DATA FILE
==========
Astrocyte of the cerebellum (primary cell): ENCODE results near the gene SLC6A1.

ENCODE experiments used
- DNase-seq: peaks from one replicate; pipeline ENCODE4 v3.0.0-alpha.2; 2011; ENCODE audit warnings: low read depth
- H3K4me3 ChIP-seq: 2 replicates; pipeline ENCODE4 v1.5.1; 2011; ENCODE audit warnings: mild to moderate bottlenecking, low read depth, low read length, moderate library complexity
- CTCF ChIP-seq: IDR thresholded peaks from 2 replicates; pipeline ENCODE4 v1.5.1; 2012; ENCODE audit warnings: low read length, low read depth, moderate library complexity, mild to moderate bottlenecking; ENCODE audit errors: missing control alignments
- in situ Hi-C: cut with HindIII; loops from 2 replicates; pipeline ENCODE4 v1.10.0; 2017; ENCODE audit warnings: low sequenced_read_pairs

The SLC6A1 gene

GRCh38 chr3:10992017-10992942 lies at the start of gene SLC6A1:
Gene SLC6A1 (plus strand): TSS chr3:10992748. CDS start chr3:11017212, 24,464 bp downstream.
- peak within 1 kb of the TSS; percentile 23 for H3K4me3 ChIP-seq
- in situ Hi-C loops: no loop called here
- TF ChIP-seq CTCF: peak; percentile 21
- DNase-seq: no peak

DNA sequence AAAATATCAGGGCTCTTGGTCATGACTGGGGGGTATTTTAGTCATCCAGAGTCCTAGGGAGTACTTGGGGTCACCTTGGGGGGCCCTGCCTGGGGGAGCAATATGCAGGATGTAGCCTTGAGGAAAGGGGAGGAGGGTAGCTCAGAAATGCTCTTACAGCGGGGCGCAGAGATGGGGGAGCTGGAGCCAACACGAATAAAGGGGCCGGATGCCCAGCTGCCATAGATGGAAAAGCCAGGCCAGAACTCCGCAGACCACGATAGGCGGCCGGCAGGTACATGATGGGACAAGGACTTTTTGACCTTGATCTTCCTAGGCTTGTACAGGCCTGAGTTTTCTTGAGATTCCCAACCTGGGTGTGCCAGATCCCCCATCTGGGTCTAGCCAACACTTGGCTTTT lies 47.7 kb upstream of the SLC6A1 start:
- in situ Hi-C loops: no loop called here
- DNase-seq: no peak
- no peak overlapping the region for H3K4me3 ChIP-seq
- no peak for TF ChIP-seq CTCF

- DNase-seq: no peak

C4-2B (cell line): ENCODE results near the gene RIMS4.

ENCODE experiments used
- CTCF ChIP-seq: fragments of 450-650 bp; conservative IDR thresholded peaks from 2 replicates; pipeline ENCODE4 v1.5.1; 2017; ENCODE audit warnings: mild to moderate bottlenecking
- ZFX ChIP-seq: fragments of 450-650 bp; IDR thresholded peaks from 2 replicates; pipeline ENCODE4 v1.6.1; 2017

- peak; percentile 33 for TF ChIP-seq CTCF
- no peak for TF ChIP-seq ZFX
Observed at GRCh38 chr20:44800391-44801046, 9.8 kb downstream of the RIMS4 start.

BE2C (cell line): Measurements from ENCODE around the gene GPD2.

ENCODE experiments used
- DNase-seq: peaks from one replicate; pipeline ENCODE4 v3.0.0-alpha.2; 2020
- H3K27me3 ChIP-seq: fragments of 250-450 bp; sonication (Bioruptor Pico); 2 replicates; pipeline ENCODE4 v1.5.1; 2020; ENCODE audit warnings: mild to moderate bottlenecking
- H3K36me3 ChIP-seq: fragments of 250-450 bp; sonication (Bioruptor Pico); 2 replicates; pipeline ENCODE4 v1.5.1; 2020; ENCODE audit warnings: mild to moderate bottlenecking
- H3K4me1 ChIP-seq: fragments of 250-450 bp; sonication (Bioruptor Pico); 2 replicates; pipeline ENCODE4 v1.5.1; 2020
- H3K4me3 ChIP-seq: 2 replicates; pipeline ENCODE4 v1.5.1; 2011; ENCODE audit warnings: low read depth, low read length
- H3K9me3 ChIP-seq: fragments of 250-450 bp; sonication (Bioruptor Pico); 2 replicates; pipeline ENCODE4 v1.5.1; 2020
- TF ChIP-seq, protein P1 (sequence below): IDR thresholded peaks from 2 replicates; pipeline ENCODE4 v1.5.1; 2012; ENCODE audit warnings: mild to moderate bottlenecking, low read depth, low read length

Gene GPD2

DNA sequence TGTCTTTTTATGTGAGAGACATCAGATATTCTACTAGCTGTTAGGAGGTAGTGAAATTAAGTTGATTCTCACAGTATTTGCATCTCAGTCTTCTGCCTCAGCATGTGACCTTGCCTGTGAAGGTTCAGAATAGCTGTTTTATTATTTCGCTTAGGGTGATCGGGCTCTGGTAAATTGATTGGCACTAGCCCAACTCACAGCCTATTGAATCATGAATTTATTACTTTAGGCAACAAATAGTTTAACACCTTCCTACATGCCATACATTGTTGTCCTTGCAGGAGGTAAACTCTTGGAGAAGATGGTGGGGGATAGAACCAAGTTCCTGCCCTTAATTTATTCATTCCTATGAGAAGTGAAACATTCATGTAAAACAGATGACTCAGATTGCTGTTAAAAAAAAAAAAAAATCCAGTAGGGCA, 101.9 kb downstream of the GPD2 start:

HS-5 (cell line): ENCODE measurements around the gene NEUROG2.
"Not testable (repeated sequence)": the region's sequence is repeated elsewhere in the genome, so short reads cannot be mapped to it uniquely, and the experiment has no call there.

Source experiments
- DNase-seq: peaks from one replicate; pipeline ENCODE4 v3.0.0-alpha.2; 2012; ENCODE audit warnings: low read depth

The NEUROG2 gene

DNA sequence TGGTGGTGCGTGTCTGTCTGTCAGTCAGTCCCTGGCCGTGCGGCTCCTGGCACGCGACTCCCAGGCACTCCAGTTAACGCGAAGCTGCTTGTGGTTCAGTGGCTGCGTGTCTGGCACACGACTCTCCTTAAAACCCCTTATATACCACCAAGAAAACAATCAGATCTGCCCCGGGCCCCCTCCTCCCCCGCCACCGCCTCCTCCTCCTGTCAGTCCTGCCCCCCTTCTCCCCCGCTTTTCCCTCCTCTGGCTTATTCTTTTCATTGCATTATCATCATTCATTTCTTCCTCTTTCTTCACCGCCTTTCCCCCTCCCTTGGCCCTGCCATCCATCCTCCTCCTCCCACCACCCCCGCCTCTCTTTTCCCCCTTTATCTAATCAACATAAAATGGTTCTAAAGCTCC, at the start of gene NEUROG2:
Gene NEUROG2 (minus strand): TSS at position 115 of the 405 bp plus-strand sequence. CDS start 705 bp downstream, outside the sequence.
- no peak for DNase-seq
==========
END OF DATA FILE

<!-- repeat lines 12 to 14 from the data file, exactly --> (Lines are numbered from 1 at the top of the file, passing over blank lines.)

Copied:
- TF ChIP-seq CTCF: peak; percentile 21
- DNase-seq: no peak

DNA sequence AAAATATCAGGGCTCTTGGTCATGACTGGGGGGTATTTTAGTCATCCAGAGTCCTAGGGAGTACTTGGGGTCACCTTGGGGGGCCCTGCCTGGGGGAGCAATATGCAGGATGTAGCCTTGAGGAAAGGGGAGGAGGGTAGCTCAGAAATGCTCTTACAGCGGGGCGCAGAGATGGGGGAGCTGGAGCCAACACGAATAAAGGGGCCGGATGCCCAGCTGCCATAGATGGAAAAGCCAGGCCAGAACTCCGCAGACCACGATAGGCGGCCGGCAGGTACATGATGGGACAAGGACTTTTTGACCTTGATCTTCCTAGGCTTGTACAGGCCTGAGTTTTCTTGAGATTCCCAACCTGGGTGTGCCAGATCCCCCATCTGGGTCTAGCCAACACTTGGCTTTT lies 47.7 kb upstream of the SLC6A1 start: